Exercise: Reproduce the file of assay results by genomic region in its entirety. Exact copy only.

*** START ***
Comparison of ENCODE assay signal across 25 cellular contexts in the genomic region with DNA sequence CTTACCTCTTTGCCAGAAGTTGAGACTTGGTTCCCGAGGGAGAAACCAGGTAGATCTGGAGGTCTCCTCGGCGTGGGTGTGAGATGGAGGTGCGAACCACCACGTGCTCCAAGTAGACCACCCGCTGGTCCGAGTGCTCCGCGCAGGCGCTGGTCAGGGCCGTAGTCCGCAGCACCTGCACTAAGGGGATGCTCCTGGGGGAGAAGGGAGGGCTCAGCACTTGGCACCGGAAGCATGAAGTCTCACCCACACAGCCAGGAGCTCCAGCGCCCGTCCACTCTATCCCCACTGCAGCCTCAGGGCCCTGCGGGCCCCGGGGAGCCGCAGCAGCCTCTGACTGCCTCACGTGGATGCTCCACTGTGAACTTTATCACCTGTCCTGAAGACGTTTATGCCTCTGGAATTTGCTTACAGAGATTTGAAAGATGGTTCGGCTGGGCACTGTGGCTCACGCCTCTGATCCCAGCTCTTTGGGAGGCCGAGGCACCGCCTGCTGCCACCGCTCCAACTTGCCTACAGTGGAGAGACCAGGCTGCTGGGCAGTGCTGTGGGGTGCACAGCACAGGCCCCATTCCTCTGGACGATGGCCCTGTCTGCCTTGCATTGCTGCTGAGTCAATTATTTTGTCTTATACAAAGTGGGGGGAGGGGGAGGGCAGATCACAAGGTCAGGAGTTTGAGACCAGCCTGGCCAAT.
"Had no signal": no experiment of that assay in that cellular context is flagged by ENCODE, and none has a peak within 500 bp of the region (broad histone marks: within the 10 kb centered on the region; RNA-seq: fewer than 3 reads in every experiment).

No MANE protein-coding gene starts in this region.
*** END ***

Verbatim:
Comparison of ENCODE assay signal across 25 cellular contexts in the genomic region with DNA sequence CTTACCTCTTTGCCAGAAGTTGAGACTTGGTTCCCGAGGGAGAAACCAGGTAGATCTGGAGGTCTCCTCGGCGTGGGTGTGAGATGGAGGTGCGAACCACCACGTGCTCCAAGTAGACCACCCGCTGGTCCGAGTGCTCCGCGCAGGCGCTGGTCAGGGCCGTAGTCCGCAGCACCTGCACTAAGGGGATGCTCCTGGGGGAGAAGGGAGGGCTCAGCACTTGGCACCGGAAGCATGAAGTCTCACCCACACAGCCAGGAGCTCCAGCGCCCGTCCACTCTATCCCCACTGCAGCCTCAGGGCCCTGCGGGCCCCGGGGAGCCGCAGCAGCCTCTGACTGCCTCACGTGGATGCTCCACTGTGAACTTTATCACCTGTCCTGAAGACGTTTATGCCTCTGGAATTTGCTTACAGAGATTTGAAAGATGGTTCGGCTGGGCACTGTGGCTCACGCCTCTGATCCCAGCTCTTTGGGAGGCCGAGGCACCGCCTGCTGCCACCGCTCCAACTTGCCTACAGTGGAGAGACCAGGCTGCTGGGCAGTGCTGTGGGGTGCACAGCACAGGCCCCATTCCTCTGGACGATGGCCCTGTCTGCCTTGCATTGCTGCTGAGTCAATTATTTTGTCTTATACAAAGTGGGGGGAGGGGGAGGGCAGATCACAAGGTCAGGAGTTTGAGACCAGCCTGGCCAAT.
"Had no signal": no experiment of that assay in that cellular context is flagged by ENCODE, and none has a peak within 500 bp of the region (broad histone marks: within the 10 kb centered on the region; RNA-seq: fewer than 3 reads in every experiment).

No MANE protein-coding gene starts in this region.